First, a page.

Recently, URI hosted two impressive yet different scholars: Lisa Gitelman, professor of English and Media, Culture, and Communication at NYU, and Claudia Rankine, writer and professor of poetry at Yale. Each spoke to their area of interest; Gitelman discussed how shoes are a metaphor for the industrial revolution and Rankine talked about flipping the script on our expectations of representation based on race, gender, and intersectional identity. Moving between these two talks, from the material product to the representational identity, was a juxtaposition that made both of the talks even more enlightening for me.
In the Spring of 2017, the URI English Department hosted a group of professionals from various cultural institutions in the greater Rhode Island area. People affiliated with the Providence Public Library, the Rhode Island Council for the Humanities, Mystic Seaport, and the New Bedford Whaling Museum formed a panel to discuss the ways in which students in the English Department can partner with these institutions in a collaboration aimed to bring the work we do as scholars to the public. This panel wasn’t simply an event about the hypothetical, but the introduction to a cultural institutions partnership in which teaching assistants could elect to spend one semester working with one of these groups in place of teaching a course, allowing us to explore ways in which the work we do as scholars may be translated to the public; how might we make it both palpable and meaningful? This program gives us opportunities to do work outside of academe so that we may be exposed to the various career paths a PhD student in the humanities might pursue as alternatives to that of tenure-track professor.
A new humanities symposium will be taking place this fall. Revolt! Student Protest from 1968 to Today will take place in the Paff Auditorium at the Providence URI campus on September 14, 2018. English department graduate students have been a driving force in creating and organizing this new college initiative. Departments throughout the College of Arts & Sciences, as well as other programs and centers, are participating in this event which aims to have a timely and scholarly discussion of student protest, the place of protest on college campus, and activism more generally.
The final installment of “Non-traditional Career Opportunities for Students in Humanities and Social Sciences” on April 19th featured Nic Schumann, co-founder and COO of Work-Shop Design Studio. Focusing on digital skills and entrepreneurship, Schumann was a wonderful speaker on this topic who identifies primarily as an entrepreneur rather than considering himself as limited to one field or discipline. Throughout the talk, he asked thoughtful questions and gave broad advice that provided insight into the employer’s side of hiring and retaining the best colleagues. Continue reading “Nic Schumann discusses Non-traditional Career Opportunities”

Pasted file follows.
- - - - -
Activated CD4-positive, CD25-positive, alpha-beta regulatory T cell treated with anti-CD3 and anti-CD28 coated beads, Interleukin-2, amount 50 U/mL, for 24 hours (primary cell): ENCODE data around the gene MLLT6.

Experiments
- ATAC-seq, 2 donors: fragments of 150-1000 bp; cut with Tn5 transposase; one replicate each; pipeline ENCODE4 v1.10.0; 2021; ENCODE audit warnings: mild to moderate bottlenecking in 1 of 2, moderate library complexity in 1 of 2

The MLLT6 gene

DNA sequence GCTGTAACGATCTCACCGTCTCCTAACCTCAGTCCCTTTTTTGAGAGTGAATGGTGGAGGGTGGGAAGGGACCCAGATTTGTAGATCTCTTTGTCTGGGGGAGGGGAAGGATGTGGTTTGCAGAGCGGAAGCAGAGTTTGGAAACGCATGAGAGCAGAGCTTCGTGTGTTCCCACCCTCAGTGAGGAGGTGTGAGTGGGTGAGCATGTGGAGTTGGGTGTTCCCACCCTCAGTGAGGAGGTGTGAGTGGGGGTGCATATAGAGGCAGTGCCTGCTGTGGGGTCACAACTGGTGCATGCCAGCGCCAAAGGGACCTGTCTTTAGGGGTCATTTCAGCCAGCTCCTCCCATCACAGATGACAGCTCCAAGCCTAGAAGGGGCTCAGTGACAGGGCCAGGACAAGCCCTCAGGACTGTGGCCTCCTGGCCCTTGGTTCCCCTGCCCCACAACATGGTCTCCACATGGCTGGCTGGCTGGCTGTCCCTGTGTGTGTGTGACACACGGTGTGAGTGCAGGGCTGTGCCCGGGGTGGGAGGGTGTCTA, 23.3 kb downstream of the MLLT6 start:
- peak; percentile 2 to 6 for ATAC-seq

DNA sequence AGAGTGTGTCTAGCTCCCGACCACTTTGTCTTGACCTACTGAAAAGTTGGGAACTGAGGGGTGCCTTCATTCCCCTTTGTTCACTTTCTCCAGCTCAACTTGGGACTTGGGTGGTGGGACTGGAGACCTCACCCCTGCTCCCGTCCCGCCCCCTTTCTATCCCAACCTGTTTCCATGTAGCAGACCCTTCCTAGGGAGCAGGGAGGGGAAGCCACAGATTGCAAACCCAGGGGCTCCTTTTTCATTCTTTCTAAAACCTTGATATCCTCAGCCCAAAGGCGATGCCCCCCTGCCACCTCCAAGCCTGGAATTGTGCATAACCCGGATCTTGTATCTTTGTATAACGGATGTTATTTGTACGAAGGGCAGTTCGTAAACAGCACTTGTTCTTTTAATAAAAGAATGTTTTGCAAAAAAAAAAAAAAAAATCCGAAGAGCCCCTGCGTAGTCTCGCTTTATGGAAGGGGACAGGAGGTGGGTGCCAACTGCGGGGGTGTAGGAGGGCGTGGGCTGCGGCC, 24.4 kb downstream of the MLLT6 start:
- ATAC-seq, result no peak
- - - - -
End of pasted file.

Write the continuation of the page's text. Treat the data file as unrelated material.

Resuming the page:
The “Non-traditional Career Opportunities for Students in Humanities and Social Sciences” Speaker Series organized by URI librarian Bohyun Kim continued with Lisa Carnevale, co-founder and executive director of DESIGNxRI, on March 29th, 2018. This organization works to share information about the design sector in RI, create an environment for design businesses to thrive, and make grants to these designers and businesses. To support this mission DESIGNxRI runs programs, maintains a directory, and holds events, such as Design Week. Carnevale earned her degree in communications and since then has used her passion and interests in the arts and design to guide her career in the nonprofit sector.
Ashton Foley-Schramm is a fifth-year PhD candidate in the English department focusing on the Reader in the Victorian Novel. Ashton recently received a tuition scholarship from the Graduate School and will be devoting the coming year to work on her dissertation, “Reading the Reader: Shifting Representations of Readers in Nineteenth-Century Fiction.” This project will explore changing depictions of reading in Victorian novels, including the disappearance of the male reader within fiction as well as contemporary concerns about time spent reading and what is being read.
Adrienne Jones Daly is a fourth year PhD student in the English department, specializing in Rhetoric and Composition. Before coming to URI, Adrienne earned a BA in linguistics from William & Mary in Virginia, taught English in Japan, completed her Masters in Linguistics from the University of Ottawa, and worked in a variety of positions in New Orleans, such as Admissions at a law school and in Loyola University’s Writing Program. Her background is in sociolinguistics and writing program administration. She is currently using translingualism to consider how language is treated in the writing classroom, and specifically how the teacher interfaces with language. She received a Dissertation Fellowship from the URI Graduate School for the coming academic year to work on her project Practicing Translingualism: Faculty Conceptions and Practices.